Words!

I was reading through the European Unitarian Universalists’ website and I found an interesting article called May I have a Word with You? (last article on the page).From it I saw a quote from Mark Twain:

The difference between the right word and the almost right word is the difference between lightining and the lightning bug.

There are many moment when I have read or heard something that made me think “I agree wholeheartedly… except for that one little word, which changes everything.” Sometimes I can overlook it, taking a “between the lines” interpretation, so that my own bias towards certain word doesn’t get in the way of communication. Other times I have to take a word seriously because it changes the sense of a sentence too much for me to ignore. Words aren’t just intellectual categories, they have instinctual and in intuitive aspects to them, too.

Words fascinate me for a number of reasons (or perhaps one reason dressed as many). I’ve written a lot of poetry, which I used as a device to express my inner process. As a writer, words gives form to my thought processes, so I can share ideas; it can also help me create whole new worlds and characters from the imagination. I am a student of languages, Spanish, French and Catalan, learning their similarities and difference (and a student of English – even though I’m a native speaker, there are still things I can learn about it), and a creator of others, inventing news vocabularies, grammars and pronounciations for my invented peoples.

In ecopsychology we learn of “verbalisation”, which has the scientific quality of sharing emprical data through language, and just as (if not more) importantly it has the psychological function of making the unconscious conscious, enhancing experience and impressions by giving it definition instead of letting it sink into anonymity and another thing that we “take for granted”.

Between the anonymity of birth and the anonymity of death there is life. But life doesn’t have to be anonymous, so long as we verbalise.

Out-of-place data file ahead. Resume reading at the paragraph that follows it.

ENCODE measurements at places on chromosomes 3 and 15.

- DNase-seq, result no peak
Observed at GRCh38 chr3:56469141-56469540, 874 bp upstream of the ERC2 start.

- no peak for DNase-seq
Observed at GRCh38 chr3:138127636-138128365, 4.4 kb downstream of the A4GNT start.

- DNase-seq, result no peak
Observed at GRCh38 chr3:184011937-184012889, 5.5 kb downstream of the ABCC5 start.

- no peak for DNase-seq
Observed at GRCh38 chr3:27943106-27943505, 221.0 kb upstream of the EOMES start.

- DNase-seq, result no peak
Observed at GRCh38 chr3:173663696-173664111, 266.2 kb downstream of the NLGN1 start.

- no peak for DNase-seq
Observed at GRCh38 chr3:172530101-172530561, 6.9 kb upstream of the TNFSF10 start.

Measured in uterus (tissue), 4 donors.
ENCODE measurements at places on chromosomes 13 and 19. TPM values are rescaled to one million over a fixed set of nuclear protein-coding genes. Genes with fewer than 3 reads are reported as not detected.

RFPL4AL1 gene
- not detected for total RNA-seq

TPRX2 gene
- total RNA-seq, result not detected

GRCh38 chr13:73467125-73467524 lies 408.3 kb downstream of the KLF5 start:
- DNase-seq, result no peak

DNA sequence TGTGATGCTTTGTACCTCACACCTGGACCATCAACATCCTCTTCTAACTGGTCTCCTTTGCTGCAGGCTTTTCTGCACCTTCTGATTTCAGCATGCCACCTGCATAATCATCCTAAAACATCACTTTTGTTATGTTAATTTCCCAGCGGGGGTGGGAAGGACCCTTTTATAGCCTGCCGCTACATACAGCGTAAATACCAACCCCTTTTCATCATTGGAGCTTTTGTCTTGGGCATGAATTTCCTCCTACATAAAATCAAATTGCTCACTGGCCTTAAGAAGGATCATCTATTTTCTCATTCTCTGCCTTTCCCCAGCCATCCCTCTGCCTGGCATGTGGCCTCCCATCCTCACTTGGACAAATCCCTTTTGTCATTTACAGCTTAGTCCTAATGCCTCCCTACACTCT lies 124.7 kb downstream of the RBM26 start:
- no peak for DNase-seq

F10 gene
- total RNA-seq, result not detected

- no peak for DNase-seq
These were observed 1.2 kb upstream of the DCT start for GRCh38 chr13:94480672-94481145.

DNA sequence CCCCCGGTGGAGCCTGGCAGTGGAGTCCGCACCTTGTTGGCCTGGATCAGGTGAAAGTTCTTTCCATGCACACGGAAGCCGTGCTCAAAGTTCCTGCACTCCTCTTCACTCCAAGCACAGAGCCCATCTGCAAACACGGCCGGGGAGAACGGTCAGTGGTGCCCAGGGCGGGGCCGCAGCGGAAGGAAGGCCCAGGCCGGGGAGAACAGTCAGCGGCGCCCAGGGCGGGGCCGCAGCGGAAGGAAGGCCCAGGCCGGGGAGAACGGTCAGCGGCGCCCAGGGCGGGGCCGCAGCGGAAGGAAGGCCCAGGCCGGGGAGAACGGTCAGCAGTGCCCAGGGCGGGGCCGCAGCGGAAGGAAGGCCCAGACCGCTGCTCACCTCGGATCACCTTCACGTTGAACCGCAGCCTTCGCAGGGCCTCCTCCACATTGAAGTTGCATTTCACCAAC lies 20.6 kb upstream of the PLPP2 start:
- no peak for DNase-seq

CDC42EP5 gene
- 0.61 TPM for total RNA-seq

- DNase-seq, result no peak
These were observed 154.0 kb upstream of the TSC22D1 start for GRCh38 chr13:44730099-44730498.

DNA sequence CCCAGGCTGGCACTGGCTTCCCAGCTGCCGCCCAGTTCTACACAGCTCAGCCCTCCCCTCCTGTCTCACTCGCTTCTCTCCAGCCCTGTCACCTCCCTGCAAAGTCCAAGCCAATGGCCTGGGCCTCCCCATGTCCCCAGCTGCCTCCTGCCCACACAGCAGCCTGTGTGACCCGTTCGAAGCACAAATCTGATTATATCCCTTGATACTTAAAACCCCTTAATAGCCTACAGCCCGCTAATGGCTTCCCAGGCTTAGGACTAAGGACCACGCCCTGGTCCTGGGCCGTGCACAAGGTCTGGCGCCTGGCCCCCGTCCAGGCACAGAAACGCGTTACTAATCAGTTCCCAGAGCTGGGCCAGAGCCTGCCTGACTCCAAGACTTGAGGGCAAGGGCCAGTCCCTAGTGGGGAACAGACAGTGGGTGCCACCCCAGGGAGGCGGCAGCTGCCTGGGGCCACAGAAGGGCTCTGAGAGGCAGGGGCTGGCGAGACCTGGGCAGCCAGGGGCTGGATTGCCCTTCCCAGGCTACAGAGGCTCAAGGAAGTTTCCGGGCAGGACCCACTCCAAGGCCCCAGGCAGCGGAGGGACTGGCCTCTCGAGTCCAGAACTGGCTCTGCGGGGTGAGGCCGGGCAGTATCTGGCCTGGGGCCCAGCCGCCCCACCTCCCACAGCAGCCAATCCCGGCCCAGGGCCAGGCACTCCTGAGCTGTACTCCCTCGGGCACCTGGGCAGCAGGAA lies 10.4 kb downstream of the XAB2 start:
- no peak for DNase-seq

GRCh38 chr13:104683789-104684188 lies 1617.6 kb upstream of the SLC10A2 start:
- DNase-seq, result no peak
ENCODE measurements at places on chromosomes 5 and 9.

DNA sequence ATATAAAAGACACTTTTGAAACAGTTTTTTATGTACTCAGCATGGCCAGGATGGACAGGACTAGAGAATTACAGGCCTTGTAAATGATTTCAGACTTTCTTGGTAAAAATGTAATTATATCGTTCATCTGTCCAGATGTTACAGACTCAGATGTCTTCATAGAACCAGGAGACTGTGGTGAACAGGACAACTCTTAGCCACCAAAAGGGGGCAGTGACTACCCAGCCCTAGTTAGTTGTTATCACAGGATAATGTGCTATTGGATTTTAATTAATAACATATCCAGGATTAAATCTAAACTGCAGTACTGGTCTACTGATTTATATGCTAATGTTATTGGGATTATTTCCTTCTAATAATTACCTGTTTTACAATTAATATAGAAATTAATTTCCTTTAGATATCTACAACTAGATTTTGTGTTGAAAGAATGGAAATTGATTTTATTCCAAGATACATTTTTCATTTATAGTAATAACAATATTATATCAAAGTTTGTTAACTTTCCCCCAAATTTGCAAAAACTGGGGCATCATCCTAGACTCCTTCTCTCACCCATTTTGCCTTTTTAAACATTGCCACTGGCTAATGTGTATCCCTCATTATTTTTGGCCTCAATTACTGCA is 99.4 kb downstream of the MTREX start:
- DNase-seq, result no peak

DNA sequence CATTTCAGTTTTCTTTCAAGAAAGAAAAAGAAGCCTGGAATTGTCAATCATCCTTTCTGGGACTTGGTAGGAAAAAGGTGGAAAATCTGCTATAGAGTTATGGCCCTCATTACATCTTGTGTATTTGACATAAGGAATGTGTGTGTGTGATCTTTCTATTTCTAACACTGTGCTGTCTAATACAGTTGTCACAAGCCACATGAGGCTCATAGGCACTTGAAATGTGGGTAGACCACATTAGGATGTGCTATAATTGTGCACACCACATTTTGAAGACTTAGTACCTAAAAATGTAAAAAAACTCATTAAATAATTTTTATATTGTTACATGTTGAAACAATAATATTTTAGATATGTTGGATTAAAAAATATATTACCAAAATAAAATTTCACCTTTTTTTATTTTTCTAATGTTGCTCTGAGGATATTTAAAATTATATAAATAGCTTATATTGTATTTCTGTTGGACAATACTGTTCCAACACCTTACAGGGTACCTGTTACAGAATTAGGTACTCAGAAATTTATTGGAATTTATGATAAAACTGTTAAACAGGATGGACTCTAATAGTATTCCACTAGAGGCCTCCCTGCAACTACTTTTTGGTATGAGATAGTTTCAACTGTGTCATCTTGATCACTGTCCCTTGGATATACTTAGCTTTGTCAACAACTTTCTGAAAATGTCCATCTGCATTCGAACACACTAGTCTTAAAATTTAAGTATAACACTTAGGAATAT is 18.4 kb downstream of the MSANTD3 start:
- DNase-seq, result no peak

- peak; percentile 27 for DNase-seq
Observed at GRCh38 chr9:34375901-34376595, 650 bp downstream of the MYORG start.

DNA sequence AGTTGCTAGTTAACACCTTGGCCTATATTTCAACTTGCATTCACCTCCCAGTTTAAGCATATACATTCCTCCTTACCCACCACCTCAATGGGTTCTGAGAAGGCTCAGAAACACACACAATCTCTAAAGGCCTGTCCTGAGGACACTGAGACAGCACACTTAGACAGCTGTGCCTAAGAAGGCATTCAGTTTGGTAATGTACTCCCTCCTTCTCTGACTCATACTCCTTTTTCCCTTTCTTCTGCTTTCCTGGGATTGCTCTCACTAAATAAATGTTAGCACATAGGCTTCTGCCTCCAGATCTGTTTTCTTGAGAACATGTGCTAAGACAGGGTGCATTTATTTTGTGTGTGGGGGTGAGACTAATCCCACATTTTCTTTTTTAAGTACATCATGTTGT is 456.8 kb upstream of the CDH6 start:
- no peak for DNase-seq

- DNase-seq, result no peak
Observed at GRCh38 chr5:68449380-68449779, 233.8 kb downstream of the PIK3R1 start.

Today, through a mistake in Spanish, I learnt that emersion and immersion are opposites, where I’d been thinking of them as “immersion”. There’s little difference in pronounciation (or pronunciation for the orthographically correct); both can be /i-MUR-shuhn/, though emersion can also be /ee-MUR-shuhn/). I pronounce them both /i-MUR-zhuhn/ (zh as in viSion, Genre or miraGe), but who’s being picky, right?

Though just to be picky, I pronounce emersion /i-MURJ/ and spell it <emerge>. 😉

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The Christian Druid

My earliest religious experience was within the context of a Christian church, a “happy-clappy” Baptist church, an overall positive experience with singing, celebration, fun Sunday school games and the love of a benevolent God. It left me with a lasting interest in all things religious and spiritual. During my adolescence I identified with Spiritualist and New Age ideas, though continued visiting the local Christian youth group. I then discovered Paganism, rooting my idea of spirit in nature and ancestral Pre-Christian traditions. But Christianity, or at least Christ, was always there, and if I were to be consistent in recognising and honouring my ancestors, then I would have to look to Christianity as well as Pagan religions for inspiration and understanding of my roots. Perhaps the pre-Christian religions of Europe represent a long-forgotten “deeper” legacy than Christianity, but that doesn’t make Christianity’s impact on my life and culture any less true or relevant.